Tuesday, 10 July 2012

NHS Angels.

A young patient who died of dehydration at a leading teaching hospital phoned police from his bed because he was so thirsty. Officers arrived at Kane Gorny's bedside, but were told by nurses that he was in a confused state and were sent away. The keen footballer and runner, aged just 22, died of dehydration a few hours later.

Kane Gorny, needed drugs to regulate his hormone levels after successfully beating brain cancer. However, during a hospital stay nurses forgot to give him his medication. A coroner had such grave concerns about the case that she referred it to police. The inquest was told how Mr Gorny died after blunders and neglect by 'lazy and careless' medical staff at St George's Hospital in South London. His mother Rita Cronin, a civil servant told Westminster Coroner's Court that staff tutted at her and repeatedly refused to listen to her concerns that her son hadn't been given vital medication.

At one point he became so desperate and upset that staff sedated and restrained him – and on the night before his death, his mother said, he was not checked on by medical staff, despite being in a room on his own. 

Following his death, a nurse allegedly enquired whether the family, from London, was 'finished' and asked a matron in front of them whether she could 'bag him up'. 

Mr Gorny, had survived a malignant brain tumour in 2008. Part of his treatment included a course of steroids to regulate the fluid levels in his body. These drugs, however, weakened his bones and he was in hospital for a routine hip replacement. Doctors told him that, without regular medication to control his fluid levels, he would die.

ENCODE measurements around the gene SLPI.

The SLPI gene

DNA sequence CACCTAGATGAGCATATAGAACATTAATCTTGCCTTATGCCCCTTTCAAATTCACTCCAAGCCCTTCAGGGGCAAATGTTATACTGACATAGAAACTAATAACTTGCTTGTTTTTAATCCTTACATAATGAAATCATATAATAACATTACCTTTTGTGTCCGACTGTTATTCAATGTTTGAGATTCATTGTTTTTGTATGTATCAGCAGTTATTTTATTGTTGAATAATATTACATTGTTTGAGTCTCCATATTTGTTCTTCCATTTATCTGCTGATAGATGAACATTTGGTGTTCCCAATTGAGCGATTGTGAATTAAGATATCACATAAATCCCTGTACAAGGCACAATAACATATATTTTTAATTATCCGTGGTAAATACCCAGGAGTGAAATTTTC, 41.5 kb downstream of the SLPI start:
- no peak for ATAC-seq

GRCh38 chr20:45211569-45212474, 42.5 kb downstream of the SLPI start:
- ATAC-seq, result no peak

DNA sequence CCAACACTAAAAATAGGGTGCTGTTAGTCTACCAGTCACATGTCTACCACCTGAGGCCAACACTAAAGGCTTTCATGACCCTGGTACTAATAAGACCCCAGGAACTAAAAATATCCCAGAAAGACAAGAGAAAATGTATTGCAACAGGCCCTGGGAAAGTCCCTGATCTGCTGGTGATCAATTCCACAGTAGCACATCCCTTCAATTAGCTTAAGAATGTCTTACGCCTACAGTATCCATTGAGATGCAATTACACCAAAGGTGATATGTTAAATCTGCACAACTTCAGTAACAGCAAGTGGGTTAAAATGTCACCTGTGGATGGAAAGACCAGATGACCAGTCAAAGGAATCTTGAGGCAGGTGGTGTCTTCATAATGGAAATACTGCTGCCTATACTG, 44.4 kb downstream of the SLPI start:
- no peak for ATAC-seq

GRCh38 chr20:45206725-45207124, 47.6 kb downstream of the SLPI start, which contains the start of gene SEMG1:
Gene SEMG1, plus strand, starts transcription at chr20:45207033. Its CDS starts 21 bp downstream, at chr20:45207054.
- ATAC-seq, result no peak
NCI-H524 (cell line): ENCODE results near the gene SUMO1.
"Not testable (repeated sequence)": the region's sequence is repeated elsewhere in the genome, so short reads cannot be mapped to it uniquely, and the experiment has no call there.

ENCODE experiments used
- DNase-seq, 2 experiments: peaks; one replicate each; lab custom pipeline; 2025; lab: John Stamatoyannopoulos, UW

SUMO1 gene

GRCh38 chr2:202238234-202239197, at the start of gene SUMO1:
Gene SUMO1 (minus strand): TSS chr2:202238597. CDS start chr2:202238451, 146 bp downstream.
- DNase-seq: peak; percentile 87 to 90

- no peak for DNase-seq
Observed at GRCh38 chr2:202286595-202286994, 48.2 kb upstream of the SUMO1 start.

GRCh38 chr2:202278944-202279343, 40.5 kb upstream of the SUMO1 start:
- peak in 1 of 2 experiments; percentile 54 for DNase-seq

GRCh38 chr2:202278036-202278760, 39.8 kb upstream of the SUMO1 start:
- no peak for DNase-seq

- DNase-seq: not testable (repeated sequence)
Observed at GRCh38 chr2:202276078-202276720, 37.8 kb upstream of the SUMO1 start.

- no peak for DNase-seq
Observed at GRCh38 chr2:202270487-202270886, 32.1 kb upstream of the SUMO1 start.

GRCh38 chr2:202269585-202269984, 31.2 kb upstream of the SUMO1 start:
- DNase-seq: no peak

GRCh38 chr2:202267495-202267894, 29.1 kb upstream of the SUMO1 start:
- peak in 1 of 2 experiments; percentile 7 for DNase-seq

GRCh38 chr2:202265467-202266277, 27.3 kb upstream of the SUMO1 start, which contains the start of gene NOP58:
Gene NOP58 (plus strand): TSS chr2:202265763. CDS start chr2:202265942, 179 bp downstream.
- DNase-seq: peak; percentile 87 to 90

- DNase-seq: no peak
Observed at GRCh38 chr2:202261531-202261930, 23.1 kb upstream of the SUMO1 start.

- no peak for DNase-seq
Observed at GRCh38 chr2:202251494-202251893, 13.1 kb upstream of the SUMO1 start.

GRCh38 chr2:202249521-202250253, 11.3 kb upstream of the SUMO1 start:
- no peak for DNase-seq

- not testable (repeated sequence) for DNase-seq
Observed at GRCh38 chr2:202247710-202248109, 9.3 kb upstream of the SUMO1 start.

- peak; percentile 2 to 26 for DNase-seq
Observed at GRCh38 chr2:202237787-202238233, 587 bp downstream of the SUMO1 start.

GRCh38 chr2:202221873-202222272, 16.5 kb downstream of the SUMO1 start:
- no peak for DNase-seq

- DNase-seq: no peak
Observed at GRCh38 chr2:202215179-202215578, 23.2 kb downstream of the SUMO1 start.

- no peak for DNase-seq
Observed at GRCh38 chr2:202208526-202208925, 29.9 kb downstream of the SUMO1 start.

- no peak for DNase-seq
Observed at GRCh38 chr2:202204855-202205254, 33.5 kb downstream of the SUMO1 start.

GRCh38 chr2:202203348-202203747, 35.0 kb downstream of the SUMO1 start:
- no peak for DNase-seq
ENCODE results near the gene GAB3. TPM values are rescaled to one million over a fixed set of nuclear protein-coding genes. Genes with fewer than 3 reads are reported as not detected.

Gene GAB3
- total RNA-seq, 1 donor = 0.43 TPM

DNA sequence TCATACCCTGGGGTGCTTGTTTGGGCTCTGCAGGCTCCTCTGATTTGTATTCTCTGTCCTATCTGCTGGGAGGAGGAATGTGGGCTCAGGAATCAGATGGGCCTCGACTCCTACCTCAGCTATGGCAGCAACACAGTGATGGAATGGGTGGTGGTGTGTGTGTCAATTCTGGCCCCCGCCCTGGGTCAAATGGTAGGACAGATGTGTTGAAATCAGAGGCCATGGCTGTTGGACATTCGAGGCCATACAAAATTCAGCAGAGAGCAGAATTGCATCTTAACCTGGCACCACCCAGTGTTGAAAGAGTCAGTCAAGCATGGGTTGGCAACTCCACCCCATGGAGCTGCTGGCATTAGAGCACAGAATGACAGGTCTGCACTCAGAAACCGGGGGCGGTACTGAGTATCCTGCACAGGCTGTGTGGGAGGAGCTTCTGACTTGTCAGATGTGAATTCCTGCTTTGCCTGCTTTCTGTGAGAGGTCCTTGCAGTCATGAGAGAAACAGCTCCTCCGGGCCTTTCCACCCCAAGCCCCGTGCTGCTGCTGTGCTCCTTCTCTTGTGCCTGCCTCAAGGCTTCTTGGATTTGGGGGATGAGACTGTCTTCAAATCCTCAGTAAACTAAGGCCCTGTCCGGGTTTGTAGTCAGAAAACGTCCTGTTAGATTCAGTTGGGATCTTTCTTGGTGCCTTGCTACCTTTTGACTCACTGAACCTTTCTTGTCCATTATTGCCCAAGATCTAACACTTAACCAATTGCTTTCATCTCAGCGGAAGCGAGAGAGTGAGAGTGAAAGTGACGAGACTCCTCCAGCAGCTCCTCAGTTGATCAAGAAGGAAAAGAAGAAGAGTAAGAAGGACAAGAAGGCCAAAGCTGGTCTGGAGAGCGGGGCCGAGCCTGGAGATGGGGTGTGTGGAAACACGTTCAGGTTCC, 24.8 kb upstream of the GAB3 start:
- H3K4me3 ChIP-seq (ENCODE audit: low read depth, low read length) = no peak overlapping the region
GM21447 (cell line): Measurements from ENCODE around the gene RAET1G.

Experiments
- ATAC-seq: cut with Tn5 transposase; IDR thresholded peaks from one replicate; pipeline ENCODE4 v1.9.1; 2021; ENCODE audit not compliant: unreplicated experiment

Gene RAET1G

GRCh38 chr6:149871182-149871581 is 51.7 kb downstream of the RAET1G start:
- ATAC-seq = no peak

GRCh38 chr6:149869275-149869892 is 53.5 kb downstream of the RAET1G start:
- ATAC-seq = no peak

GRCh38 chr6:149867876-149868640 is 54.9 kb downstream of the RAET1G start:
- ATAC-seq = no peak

When he arrived at hospital for the hip operation, nurses assured the family they would give him his medication and said: 'Don't worry, he's in good hands – we'll look after him.' But, despite the repeated reminders and insistence by both Mr Gorny and his family, staff failed to give him the tablets and he became severely dehydrated after being refused water.

A doctor doing the rounds then checked on Mr Gorny. Miss Cronin said: 'He took one look at him then he started calling to everyone “Get in there quickly”. Miss Cronin said: 'The main doctor came out and you could tell he was really angry. He said: “You need to go and see your son. He's dying.” Nurses at the hospital were said to have been offered counselling as a result of Mr Gorny's death. The case is still being considered by the Crown Prosecution Service.


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